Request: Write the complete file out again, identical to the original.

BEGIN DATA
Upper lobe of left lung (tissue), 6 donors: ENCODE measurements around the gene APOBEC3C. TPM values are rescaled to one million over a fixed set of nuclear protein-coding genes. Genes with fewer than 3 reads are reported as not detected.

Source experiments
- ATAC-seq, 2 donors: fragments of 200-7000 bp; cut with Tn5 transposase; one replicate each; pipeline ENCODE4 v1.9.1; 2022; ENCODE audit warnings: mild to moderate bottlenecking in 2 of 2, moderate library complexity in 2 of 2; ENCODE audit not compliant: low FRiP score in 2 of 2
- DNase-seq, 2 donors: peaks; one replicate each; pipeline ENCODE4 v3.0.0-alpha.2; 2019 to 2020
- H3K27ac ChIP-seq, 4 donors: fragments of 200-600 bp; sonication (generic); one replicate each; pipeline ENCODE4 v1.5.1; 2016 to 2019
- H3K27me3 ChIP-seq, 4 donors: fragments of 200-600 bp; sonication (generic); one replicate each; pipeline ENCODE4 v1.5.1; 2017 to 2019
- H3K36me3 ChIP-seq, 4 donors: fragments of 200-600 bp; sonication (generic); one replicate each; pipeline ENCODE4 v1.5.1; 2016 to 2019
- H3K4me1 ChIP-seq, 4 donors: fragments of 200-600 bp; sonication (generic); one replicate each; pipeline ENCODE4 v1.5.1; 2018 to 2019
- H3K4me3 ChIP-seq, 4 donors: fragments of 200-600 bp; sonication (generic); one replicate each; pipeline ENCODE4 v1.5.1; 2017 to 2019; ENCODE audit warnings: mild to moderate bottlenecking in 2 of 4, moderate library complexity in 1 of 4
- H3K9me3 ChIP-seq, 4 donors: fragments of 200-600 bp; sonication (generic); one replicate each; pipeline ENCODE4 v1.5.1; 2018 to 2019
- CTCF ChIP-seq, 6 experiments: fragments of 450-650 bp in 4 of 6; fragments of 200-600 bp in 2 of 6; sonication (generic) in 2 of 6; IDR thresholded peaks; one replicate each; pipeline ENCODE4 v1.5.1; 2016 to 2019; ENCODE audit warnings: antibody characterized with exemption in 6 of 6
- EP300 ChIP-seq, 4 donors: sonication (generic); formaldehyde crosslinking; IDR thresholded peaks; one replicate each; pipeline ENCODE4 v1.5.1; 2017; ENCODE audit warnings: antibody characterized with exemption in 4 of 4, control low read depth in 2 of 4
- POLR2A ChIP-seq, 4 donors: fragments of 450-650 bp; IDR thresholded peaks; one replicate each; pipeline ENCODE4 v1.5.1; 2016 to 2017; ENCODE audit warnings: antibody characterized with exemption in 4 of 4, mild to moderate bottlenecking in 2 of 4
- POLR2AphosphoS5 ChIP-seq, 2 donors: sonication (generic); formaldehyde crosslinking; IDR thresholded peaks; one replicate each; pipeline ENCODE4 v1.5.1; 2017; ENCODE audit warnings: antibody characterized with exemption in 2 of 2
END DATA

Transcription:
Upper lobe of left lung (tissue), 6 donors: ENCODE measurements around the gene APOBEC3C. TPM values are rescaled to one million over a fixed set of nuclear protein-coding genes. Genes with fewer than 3 reads are reported as not detected.

Source experiments
- ATAC-seq, 2 donors: fragments of 200-7000 bp; cut with Tn5 transposase; one replicate each; pipeline ENCODE4 v1.9.1; 2022; ENCODE audit warnings: mild to moderate bottlenecking in 2 of 2, moderate library complexity in 2 of 2; ENCODE audit not compliant: low FRiP score in 2 of 2
- DNase-seq, 2 donors: peaks; one replicate each; pipeline ENCODE4 v3.0.0-alpha.2; 2019 to 2020
- H3K27ac ChIP-seq, 4 donors: fragments of 200-600 bp; sonication (generic); one replicate each; pipeline ENCODE4 v1.5.1; 2016 to 2019
- H3K27me3 ChIP-seq, 4 donors: fragments of 200-600 bp; sonication (generic); one replicate each; pipeline ENCODE4 v1.5.1; 2017 to 2019
- H3K36me3 ChIP-seq, 4 donors: fragments of 200-600 bp; sonication (generic); one replicate each; pipeline ENCODE4 v1.5.1; 2016 to 2019
- H3K4me1 ChIP-seq, 4 donors: fragments of 200-600 bp; sonication (generic); one replicate each; pipeline ENCODE4 v1.5.1; 2018 to 2019
- H3K4me3 ChIP-seq, 4 donors: fragments of 200-600 bp; sonication (generic); one replicate each; pipeline ENCODE4 v1.5.1; 2017 to 2019; ENCODE audit warnings: mild to moderate bottlenecking in 2 of 4, moderate library complexity in 1 of 4
- H3K9me3 ChIP-seq, 4 donors: fragments of 200-600 bp; sonication (generic); one replicate each; pipeline ENCODE4 v1.5.1; 2018 to 2019
- CTCF ChIP-seq, 6 experiments: fragments of 450-650 bp in 4 of 6; fragments of 200-600 bp in 2 of 6; sonication (generic) in 2 of 6; IDR thresholded peaks; one replicate each; pipeline ENCODE4 v1.5.1; 2016 to 2019; ENCODE audit warnings: antibody characterized with exemption in 6 of 6
- EP300 ChIP-seq, 4 donors: sonication (generic); formaldehyde crosslinking; IDR thresholded peaks; one replicate each; pipeline ENCODE4 v1.5.1; 2017; ENCODE audit warnings: antibody characterized with exemption in 4 of 4, control low read depth in 2 of 4
- POLR2A ChIP-seq, 4 donors: fragments of 450-650 bp; IDR thresholded peaks; one replicate each; pipeline ENCODE4 v1.5.1; 2016 to 2017; ENCODE audit warnings: antibody characterized with exemption in 4 of 4, mild to moderate bottlenecking in 2 of 4
- POLR2AphosphoS5 ChIP-seq, 2 donors: sonication (generic); formaldehyde crosslinking; IDR thresholded peaks; one replicate each; pipeline ENCODE4 v1.5.1; 2017; ENCODE audit warnings: antibody characterized with exemption in 2 of 2